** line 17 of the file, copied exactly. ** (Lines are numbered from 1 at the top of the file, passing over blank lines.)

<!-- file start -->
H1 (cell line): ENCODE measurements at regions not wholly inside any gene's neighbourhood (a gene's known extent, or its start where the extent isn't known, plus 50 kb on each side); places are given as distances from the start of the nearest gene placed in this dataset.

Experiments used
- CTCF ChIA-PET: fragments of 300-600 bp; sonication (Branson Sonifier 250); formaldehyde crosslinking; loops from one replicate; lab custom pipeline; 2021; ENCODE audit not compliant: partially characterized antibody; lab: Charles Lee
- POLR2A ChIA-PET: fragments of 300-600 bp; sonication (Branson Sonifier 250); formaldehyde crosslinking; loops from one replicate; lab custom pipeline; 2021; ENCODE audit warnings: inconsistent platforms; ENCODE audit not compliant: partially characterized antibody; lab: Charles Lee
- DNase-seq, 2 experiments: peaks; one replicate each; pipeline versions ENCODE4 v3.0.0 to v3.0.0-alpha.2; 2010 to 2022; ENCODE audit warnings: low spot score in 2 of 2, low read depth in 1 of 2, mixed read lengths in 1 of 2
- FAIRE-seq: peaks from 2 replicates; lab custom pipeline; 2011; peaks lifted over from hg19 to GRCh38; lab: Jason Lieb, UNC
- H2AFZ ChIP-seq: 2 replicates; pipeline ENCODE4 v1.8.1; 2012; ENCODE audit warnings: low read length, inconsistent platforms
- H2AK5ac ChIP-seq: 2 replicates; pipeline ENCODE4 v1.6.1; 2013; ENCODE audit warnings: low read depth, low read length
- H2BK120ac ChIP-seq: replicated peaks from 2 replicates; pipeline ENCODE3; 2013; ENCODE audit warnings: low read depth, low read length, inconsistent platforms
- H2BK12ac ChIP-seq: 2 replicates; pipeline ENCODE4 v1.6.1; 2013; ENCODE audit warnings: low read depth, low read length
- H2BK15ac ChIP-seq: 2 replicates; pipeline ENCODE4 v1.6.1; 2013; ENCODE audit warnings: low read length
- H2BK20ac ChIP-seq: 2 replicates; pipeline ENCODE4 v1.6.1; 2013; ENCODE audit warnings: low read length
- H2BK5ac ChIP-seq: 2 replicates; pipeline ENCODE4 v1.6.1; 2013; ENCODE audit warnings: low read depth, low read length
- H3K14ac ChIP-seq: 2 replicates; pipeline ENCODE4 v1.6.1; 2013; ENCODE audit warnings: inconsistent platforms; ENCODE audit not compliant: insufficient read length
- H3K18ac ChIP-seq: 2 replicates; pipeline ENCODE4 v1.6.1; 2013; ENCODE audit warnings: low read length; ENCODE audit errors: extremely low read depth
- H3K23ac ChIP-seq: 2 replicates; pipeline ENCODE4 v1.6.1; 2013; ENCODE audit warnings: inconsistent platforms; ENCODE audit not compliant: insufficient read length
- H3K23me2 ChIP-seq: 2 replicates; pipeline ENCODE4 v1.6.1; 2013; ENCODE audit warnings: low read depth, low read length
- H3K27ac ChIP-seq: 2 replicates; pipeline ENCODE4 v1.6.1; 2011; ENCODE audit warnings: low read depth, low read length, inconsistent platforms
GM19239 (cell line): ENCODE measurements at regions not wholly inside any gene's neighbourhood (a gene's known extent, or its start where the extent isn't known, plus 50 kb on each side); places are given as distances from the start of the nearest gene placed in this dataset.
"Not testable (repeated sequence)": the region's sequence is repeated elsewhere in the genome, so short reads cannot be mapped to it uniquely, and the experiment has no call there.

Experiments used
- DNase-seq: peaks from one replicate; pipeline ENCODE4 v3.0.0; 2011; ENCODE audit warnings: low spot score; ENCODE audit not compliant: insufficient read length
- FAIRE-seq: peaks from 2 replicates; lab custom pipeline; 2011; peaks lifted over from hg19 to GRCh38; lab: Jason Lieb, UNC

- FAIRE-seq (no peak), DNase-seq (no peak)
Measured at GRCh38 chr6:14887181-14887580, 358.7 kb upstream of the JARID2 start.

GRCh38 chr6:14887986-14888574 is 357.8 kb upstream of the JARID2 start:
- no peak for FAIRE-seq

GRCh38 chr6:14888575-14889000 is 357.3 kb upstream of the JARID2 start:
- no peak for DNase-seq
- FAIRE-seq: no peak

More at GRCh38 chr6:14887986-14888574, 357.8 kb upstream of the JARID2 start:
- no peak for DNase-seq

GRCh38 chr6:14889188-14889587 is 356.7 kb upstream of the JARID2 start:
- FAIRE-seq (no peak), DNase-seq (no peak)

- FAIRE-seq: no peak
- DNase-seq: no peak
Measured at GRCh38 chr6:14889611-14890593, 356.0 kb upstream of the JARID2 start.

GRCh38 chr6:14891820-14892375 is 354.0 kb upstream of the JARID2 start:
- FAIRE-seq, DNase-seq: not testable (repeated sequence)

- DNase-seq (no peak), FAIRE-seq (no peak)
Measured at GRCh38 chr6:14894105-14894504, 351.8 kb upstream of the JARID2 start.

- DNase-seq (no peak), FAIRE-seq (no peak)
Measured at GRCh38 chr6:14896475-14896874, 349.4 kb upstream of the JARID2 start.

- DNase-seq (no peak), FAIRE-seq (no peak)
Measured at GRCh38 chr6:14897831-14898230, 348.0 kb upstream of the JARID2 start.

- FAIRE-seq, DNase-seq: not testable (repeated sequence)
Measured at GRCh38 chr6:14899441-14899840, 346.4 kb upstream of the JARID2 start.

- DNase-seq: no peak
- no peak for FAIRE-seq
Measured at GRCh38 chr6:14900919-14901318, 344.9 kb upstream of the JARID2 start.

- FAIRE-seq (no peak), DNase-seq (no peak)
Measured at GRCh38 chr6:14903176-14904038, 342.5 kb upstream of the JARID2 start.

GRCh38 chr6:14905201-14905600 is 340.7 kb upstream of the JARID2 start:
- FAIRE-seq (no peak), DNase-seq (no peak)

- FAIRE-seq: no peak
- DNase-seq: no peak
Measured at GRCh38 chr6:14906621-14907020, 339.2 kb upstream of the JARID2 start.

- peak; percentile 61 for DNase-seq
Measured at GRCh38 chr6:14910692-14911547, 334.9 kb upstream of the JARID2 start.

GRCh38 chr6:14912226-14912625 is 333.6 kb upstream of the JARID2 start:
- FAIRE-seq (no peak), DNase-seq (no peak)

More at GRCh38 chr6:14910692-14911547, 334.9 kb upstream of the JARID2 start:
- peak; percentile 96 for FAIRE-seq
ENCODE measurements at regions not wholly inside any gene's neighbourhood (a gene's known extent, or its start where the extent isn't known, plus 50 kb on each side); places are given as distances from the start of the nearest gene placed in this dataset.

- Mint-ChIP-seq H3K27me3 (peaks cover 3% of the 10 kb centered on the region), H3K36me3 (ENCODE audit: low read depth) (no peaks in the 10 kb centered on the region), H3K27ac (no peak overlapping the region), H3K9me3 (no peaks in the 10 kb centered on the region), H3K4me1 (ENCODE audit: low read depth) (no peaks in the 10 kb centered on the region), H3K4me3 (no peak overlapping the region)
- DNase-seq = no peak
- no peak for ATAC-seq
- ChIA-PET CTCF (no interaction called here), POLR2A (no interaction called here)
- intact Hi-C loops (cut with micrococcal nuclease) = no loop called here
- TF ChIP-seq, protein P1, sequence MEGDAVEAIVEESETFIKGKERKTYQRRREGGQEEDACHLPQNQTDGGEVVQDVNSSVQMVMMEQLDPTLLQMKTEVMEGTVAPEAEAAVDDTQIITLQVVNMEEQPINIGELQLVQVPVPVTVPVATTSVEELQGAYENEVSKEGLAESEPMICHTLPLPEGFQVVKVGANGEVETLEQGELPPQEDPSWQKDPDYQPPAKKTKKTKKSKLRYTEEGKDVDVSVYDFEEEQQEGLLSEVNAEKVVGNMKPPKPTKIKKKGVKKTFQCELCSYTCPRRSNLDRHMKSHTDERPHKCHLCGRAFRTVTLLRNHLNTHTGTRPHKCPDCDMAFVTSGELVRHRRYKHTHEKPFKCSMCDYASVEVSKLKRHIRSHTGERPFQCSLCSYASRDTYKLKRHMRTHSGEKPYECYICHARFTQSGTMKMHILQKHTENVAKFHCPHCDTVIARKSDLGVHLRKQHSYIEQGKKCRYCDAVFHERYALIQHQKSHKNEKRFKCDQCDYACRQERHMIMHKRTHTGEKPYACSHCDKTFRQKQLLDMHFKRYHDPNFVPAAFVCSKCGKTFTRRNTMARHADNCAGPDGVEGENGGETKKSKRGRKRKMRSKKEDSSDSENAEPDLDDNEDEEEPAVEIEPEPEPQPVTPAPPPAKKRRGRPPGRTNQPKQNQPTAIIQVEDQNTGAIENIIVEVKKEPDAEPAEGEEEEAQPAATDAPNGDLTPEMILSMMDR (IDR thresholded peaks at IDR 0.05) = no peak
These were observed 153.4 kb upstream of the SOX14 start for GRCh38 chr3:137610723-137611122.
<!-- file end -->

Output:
- H3K23me2 ChIP-seq: 2 replicates; pipeline ENCODE4 v1.6.1; 2013; ENCODE audit warnings: low read depth, low read length